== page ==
Jeremy Woodhead

    “Judy” is the tumultuous biopic of Judy Garland that focuses on her last trip to London in 1968. Renée Zellweger gives an Oscar-worthy performance portraying the legendary actress of "The Wizard of Oz."

    In charge of the stupendous makeup & hairstyling design is Jeremy Woodhead. For the characterization, he used prosthetics, wigs, and contact lenses. The makeup process transforming Renée into Judy took two hours every day with staggering results.
    Judy display. Photo: José Alberto Hermosillo ©2019 Festival in LA
    Judy display. Photo: José Alberto Hermosillo ©2019 Festival in LA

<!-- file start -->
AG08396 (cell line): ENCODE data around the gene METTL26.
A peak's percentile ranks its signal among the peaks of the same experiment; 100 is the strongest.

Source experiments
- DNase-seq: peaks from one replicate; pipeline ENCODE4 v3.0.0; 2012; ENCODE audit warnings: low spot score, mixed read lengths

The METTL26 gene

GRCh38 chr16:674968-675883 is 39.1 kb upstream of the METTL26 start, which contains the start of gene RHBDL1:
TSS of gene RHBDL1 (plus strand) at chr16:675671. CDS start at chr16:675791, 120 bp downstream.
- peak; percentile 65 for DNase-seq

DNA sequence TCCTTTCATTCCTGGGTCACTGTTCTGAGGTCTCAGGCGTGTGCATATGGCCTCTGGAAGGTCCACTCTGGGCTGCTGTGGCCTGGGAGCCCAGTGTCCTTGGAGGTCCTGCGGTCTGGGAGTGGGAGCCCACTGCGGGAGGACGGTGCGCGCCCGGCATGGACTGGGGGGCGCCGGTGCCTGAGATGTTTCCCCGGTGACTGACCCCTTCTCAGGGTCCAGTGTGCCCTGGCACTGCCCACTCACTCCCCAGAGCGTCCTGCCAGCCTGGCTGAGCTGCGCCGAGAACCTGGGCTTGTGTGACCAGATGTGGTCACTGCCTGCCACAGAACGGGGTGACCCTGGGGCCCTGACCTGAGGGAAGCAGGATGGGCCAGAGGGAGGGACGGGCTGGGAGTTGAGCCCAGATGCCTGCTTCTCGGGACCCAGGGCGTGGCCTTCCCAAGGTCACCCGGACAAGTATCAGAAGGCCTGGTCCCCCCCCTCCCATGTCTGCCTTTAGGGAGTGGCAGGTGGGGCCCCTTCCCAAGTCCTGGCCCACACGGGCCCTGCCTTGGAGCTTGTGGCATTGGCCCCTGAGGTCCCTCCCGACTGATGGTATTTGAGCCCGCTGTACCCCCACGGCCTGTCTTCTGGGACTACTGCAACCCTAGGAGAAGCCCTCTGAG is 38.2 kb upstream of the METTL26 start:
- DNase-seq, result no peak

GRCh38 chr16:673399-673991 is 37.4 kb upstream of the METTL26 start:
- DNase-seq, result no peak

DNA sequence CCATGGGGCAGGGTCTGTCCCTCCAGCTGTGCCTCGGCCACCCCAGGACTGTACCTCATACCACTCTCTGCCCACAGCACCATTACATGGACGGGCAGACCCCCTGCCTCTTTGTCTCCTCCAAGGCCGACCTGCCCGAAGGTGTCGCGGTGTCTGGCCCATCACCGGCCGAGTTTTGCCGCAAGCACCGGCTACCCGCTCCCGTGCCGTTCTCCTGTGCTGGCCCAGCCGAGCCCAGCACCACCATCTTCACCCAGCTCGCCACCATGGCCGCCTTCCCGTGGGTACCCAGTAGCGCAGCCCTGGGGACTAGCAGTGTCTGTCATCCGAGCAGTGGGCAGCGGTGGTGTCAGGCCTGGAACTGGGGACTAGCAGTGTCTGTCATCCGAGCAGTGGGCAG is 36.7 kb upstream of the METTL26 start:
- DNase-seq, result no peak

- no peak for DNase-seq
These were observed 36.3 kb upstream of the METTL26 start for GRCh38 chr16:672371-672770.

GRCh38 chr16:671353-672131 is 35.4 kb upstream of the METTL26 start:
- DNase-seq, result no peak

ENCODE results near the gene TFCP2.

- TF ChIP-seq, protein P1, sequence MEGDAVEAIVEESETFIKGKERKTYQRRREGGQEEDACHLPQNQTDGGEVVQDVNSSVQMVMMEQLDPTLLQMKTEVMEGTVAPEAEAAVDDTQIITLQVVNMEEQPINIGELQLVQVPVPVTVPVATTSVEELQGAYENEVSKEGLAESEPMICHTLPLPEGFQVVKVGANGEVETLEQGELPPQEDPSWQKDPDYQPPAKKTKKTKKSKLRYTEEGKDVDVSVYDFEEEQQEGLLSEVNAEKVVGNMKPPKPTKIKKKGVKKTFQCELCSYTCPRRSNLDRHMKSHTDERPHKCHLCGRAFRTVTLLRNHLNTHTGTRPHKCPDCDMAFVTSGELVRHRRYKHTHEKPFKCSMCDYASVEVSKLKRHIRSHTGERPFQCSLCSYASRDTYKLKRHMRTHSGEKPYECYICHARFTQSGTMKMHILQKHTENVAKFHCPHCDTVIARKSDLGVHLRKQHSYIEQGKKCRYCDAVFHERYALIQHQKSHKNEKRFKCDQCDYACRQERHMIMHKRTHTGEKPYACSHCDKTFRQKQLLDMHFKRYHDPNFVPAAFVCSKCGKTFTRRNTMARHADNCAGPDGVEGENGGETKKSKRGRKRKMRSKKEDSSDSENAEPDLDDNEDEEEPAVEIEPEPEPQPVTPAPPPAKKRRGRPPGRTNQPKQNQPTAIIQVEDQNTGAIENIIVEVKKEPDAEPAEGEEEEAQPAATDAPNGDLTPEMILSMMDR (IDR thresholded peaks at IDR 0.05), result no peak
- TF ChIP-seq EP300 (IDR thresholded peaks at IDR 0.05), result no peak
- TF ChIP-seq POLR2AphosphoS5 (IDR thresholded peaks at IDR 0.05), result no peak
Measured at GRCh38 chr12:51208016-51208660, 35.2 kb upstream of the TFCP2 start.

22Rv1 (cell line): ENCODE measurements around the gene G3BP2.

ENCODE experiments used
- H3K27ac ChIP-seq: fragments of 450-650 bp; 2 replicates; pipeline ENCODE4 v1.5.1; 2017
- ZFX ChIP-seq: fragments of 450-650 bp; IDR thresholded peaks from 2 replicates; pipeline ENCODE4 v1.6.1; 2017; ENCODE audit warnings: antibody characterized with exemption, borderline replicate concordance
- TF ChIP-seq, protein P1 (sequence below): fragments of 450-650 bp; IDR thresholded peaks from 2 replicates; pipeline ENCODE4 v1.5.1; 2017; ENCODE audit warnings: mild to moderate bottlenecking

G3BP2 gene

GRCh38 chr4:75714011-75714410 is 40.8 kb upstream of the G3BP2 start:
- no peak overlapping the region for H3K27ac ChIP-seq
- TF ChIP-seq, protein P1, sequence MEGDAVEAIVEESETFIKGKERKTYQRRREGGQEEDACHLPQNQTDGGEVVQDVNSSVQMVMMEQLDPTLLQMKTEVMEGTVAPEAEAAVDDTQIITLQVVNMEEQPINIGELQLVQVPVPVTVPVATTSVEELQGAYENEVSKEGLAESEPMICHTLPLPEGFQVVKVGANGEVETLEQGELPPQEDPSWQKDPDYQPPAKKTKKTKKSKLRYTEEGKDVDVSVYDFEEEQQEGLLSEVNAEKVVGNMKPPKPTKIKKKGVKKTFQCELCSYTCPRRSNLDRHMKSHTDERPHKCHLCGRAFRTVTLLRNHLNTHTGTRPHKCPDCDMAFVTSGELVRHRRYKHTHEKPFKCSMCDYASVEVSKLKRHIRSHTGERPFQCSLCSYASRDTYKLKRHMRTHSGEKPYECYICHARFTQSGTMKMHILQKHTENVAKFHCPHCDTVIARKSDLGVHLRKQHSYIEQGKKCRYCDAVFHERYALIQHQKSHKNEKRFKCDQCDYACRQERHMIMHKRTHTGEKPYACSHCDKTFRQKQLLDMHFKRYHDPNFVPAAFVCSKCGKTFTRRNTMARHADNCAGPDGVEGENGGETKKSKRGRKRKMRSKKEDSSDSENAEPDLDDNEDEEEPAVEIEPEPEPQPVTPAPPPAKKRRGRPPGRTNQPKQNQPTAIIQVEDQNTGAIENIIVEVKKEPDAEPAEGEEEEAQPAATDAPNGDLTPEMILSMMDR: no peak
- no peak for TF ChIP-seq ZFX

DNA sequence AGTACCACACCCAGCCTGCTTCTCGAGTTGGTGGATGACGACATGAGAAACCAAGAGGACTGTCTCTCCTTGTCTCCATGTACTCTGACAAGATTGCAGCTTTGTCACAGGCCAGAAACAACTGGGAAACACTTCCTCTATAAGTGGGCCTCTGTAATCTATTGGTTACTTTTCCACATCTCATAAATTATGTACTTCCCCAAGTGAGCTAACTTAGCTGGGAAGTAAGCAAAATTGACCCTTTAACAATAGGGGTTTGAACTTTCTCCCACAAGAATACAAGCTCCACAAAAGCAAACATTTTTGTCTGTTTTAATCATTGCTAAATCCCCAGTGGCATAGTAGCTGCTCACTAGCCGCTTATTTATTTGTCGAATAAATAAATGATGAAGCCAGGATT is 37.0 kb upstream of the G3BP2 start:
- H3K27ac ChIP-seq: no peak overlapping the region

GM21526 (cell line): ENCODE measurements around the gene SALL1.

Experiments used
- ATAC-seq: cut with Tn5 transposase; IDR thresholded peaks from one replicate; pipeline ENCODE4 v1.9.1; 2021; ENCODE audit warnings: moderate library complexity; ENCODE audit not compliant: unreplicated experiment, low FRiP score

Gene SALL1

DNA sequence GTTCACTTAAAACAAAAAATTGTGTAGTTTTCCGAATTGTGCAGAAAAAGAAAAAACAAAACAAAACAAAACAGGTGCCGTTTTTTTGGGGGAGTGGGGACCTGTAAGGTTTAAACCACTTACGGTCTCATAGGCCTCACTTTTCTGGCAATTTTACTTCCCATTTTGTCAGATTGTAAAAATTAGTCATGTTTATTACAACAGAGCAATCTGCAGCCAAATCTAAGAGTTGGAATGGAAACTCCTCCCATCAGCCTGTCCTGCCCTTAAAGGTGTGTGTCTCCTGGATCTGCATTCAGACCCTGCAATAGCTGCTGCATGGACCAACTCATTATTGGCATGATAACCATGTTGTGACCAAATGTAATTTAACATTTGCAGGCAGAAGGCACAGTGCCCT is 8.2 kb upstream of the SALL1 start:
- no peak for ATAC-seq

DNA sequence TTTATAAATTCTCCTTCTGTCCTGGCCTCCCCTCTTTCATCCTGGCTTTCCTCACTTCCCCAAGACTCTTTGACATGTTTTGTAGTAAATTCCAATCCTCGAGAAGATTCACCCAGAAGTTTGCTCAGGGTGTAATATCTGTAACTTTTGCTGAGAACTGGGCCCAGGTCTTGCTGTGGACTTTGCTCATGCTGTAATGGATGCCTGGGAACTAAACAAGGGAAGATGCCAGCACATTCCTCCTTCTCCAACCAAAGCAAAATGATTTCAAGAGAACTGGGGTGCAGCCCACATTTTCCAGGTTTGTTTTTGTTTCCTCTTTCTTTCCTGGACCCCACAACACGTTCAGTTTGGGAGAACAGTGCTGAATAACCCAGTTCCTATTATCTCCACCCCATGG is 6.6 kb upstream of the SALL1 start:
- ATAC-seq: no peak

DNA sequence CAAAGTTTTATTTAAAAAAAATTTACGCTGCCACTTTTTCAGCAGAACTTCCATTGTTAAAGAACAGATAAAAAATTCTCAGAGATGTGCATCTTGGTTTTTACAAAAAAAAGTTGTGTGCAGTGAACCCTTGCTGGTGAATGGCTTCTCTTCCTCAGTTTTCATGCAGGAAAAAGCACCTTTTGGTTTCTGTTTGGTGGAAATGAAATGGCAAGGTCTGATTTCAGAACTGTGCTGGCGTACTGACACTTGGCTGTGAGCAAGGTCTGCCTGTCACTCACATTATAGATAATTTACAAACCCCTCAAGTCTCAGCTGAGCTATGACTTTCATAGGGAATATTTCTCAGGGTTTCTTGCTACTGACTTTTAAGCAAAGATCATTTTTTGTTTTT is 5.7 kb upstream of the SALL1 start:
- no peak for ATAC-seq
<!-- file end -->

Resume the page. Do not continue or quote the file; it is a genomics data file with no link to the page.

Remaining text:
“Maleficent: Mistress of Evil” 
    Oscar nominees: 
    Paul Gooch, Arjen Tuiten and David White

    In Disney’s “Maleficent: Mistress of Evil,” the dark forces doomed the family ties between Maleficent and her goddaughter Princess Aurora. New allies and evil characters will try to impede the nuptials. Envy, ambition, and prejudices play a big part in this fantastic flick.

    The design of the makeup & hairstyling of “Maleficent: Mistress of Evil” required prosthetics, hair, horns, and a good foundation. The entire composition took two to five hours to apply to most of the actors. 

    The design of the faces had to match the environment harmoniously. They camouflaged their appearance with fur and feathers accordingly.